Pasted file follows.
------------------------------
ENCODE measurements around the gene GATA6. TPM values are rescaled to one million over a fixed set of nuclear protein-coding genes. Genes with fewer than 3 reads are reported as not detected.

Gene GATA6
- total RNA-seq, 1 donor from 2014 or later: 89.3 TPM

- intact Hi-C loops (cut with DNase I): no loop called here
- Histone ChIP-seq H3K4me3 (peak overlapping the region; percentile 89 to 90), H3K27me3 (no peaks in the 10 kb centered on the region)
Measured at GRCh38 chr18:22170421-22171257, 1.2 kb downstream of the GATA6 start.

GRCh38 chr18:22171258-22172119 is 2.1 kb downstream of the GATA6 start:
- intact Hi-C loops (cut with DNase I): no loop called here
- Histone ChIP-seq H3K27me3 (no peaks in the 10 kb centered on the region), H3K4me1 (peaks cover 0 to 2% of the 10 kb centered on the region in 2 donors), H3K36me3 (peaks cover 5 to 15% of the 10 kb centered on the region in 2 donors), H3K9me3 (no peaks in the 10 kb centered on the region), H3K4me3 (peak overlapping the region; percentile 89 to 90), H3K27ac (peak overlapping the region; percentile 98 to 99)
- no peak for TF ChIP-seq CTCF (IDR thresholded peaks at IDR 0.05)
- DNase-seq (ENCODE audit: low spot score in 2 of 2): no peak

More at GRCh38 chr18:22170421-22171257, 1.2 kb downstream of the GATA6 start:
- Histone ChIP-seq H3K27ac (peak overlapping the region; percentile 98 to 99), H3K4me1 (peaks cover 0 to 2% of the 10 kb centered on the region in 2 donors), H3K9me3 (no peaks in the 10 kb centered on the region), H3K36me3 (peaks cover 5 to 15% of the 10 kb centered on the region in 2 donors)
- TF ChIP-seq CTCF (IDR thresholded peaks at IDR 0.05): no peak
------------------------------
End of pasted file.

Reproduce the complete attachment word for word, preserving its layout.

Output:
ENCODE measurements around the gene GATA6. TPM values are rescaled to one million over a fixed set of nuclear protein-coding genes. Genes with fewer than 3 reads are reported as not detected.

Gene GATA6
- total RNA-seq, 1 donor from 2014 or later: 89.3 TPM

- intact Hi-C loops (cut with DNase I): no loop called here
- Histone ChIP-seq H3K4me3 (peak overlapping the region; percentile 89 to 90), H3K27me3 (no peaks in the 10 kb centered on the region)
Measured at GRCh38 chr18:22170421-22171257, 1.2 kb downstream of the GATA6 start.

GRCh38 chr18:22171258-22172119 is 2.1 kb downstream of the GATA6 start:
- intact Hi-C loops (cut with DNase I): no loop called here
- Histone ChIP-seq H3K27me3 (no peaks in the 10 kb centered on the region), H3K4me1 (peaks cover 0 to 2% of the 10 kb centered on the region in 2 donors), H3K36me3 (peaks cover 5 to 15% of the 10 kb centered on the region in 2 donors), H3K9me3 (no peaks in the 10 kb centered on the region), H3K4me3 (peak overlapping the region; percentile 89 to 90), H3K27ac (peak overlapping the region; percentile 98 to 99)
- no peak for TF ChIP-seq CTCF (IDR thresholded peaks at IDR 0.05)
- DNase-seq (ENCODE audit: low spot score in 2 of 2): no peak

More at GRCh38 chr18:22170421-22171257, 1.2 kb downstream of the GATA6 start:
- Histone ChIP-seq H3K27ac (peak overlapping the region; percentile 98 to 99), H3K4me1 (peaks cover 0 to 2% of the 10 kb centered on the region in 2 donors), H3K9me3 (no peaks in the 10 kb centered on the region), H3K36me3 (peaks cover 5 to 15% of the 10 kb centered on the region in 2 donors)
- TF ChIP-seq CTCF (IDR thresholded peaks at IDR 0.05): no peak